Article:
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"Den syvende far i huset" is a Norwegian fairy tale. It is part of Asbjørnsen and Moe's Norwegian Folk Tales, collected in 1841-1844. The original text was found at Project Runeberg and translated to English by me for E2.

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There was once a man who was travelling. After a long time, he came to a large and beautiful farm; it was a mansion so great that it might as well have been a small palace. "It will be good to rest here,"1 he said to himself, when he came inside the gate. Nearby, an old man with grey hair and beard was chopping wood. "Good evening, father," said the traveller; "do you have shelter for me tonight?"

"I am not the father of the house," said the old man; "go into the kitchen and talk to my father!"

The traveller entered the kitchen; there he met an even older man who was kneeling in front of the fireplace, blowing into the fire.

"Good evening, father, do you have shelter for me tonight?" said the traveller.

"I am not the father of the house," said the old one; but go in and talk to my father; he's sitting by the table in the living room."

So the traveller entered the living room and talked to the person by the table; he was much older than the other ones, annd he sat there shivering and shaking, teeth clattering, reading a book, almost like a small child.

"Good evening, father, will you lend me shelter tonight?" said the man.

"I am not the father of the house; but talk to my father, the man sitting on the bench over there," said the man by the table, still shivering from age.

So the traveller went to the person on the bench. He was trying to get himself a pipe of tobacco; but he was so hunched over and his hands were shaking so much that he could hardly hold the pipe.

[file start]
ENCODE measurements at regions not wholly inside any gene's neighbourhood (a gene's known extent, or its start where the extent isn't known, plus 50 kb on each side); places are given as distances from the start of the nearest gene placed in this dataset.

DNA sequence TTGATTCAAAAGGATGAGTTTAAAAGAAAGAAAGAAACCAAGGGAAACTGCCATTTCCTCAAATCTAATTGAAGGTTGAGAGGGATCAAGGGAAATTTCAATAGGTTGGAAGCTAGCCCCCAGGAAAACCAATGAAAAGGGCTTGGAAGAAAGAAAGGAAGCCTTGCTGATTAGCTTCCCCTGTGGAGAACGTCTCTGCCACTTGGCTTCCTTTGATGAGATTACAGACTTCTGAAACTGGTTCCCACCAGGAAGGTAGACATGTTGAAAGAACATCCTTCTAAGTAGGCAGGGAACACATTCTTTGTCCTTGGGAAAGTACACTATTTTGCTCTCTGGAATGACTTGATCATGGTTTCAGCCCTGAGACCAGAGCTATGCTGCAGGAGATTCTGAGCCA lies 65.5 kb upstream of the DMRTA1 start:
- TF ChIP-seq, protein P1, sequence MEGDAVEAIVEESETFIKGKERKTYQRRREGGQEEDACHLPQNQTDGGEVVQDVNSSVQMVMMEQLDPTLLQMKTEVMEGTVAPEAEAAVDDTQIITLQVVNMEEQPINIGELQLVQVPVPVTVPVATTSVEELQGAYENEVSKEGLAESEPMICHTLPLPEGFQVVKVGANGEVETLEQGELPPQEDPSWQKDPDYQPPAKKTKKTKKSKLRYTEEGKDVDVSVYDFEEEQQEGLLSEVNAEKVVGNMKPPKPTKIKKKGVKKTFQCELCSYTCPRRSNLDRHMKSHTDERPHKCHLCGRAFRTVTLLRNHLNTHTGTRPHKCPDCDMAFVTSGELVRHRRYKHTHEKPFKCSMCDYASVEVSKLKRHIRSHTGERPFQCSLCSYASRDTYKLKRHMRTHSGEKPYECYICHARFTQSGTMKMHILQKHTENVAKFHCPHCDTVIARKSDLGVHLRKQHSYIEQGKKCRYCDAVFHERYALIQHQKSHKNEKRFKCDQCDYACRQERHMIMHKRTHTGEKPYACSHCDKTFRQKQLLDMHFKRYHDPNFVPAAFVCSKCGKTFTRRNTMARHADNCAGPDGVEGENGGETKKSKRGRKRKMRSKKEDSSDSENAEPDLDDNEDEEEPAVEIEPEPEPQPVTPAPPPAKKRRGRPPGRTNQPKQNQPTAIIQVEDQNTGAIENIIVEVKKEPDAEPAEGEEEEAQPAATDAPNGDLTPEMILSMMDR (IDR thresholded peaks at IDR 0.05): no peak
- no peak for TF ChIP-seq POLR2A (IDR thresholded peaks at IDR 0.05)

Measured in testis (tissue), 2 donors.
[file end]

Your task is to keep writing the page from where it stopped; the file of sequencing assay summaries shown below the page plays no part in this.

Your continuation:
"Good evening, father," said the traveller again. "Do you have shelter for me tonight?"

"I am not the father of the house," answered the old, hunched geezer; "but talk to my father, who is lying in bed."

The traveller went over to the bed, and a really old, old guy was lying there, with nearly nothing left but a couple of big eyes.

"Good evening, father, do you have shelter for me tonight?" said the traveller.

"I am not the father of the house; but talk to my father in the cradle," said the old man with the large eyes.

Well, the traveller went over to the cradle; an ancient guy was lying there, so curled up that he wasn't larger than a baby, and he wouldn't know that he was alive if it wasn't for a sound in his throat now and then.

"Good evening, father, will you lend me shelter tonight?" said the man.

A long time passed before an answer came, and even longer before the answer was done; he said, like the others, that he wasn't the father of the house, "but talk to my father, he's hanging in the horn on the wall."

The traveller stared up the walls, and finally noticed a horn hanging there, and when he looked closer he saw a tiny, human face sticking out of it.

He shouted as loudly as he could: "Good evening, father! Will you lend me shelter tonight?"

A squeak came from the horn, just loud enough for him to make out: "Yes, my child!"

And now a table was brought in, covered with the most expensive courses and with beer and liquor, and when he had eaten and drunk, a good bed was brought in, covered with reindeer pelts, and the traveller was quite happy that he had finally found the right father of the house.

Notes:
1. Norway being a country with much wilderness and few settlements, it was traditional to give strangers food and shelter.

More fairy tales, please!

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